Simply put: you have 3/4 of an island dominated by an elite aristocracy, and the other 1/4 packed with disadvantaged, disaffected, agitated slaves, which one do you think is going to come out better in the end? The tree-cutting is an ancillary point.
posted by hiteleven at 9:05 PM on January 28, 2010


really, no simple evolutionary explanation can explain Hitler's actions

Obviously. On the other hand, a violent German backlash against the terms of the Treaty of Versailles was widely predicted before the treaty was even signed. I believe that even some of the features of the Nazi takeover were predicted..

History is a lot more anthropological than Great Man theories allow for. Jared Diamond gets that much, at least, right.
posted by Chuckles at 10:56 PM on January 28, 2010 [1 favorite]


no simple evolutionary explanation can explain Hitler's actions

Because if there was, it would summon all the evolutionary psychology haters out of the woodwork, they'd deem such an unprovable conjecture "not science", and then go back to mythologizing the human condition as a magic woo that the nerds won't ever understand.

The interesting thing about Hitler isn't that he murdered so many people, or that he convinced a modern superpower to go along with his madness, it is that his is the most spectacular example of pattern than has been repeated over, and over, and over again. Human agency may be infinitely creative, but its goals are banal.

Cutting down the trees was the action that will doom Haiti as a civilization. They did it for cooking fuel. In a thousand years that is all anyone will care about. All their other history is a narrative to explain how they would come to do something so foolish.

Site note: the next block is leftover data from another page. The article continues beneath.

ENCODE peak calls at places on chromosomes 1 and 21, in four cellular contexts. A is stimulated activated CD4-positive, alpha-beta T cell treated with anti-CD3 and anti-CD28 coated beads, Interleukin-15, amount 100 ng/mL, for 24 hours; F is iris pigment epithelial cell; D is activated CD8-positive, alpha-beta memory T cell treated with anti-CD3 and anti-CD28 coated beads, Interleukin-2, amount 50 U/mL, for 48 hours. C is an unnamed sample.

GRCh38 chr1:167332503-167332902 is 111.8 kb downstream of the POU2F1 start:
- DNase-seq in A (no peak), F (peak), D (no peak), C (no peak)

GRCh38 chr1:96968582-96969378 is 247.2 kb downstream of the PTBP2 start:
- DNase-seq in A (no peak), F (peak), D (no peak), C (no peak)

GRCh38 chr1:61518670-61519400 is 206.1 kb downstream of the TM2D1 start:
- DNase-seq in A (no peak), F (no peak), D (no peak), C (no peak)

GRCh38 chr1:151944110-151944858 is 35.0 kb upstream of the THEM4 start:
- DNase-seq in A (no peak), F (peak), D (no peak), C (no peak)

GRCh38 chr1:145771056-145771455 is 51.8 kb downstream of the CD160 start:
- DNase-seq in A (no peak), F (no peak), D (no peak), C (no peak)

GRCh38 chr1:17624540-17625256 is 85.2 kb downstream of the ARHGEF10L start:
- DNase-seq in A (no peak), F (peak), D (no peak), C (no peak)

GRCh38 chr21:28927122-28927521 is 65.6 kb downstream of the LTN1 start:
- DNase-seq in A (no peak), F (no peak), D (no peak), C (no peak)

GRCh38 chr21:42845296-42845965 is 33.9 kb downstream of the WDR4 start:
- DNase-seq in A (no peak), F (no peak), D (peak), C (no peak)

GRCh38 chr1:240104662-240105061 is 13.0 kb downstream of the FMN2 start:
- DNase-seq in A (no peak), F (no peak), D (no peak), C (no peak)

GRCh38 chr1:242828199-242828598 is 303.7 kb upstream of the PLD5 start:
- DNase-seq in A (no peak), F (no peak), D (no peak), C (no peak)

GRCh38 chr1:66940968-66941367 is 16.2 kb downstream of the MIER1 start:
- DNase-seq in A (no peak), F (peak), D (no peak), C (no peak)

posted by 0xdeadc0de at 3:10 AM on January 29, 2010 [1 favorite]


One thing that Collapse also does well is to show how difficult it is to live from the land in a sustainable way. In Guns, Germs and Steel Jared Diamond wrote world history open in a way that was understandable for anyone who had played Civilization, with addition of germs. Closeness to certain resources matter and the differences of haves and have nots tend to grow over time.

In Collapse, the resource attrition was added with a force. Some places that for the first settlers appear to be a very fertile and easy place to live may well be difficult to sustain, a fertile ground is barren after few generations or in 500 years, leaving the society to either spiral of diminishing returns from destructive methods or -- if they're lucky -- finding a whole different way to sustain themselves.

It is very, very difficult to know beforehand which methods of land use are sustainable in which environment, the details that can mess up a method that worked well in neighboring island may be really small. And it is always socially really difficult to adjust from a destructive method with great gains to less destructive method with smaller gains.

Add to this that the other countries try to squeeze from each others resources that they need and often do their best to prevent any change that would risk that production of that one resource and having destructive spirals and failed states seems to be inevitable.
posted by Free word order! at 3:58 AM on January 29, 2010 [2 favorites]


Diamond is quite brilliant on many points, but the main flaw in his arguments is that he oversimplifies human agency. He boils down human behaviour to its evolutionary essentials: food, sex, shelter, etc.

I think you read a different book than I did. His whole point about Greenland was the European settlers could have survived had they adopted the ways of the local Inuit or whatever they were called, but because of their religion and rigidity they viewed the locals as savages who didn't know any better - the settlers died off (little ice age didn't hurt with that) - and the locals survived.

In the case of Haiti, I'm sorry, its history as a slave colony (and its failed history as a revolutionary state) is a much more fundamental explanation for its problems. The Dominican Republic was a backwater, criollo state.

Simply put: you have 3/4 of an island dominated by an elite aristocracy, and the other 1/4 packed with disadvantaged, disaffected, agitated slaves, which one do you think is going to come out better in the end? The tree-cutting is an ancillary point.


This thread is bizarre. Did people read the link?
posted by billysumday at 5:07 AM on January 29, 2010 [3 favorites]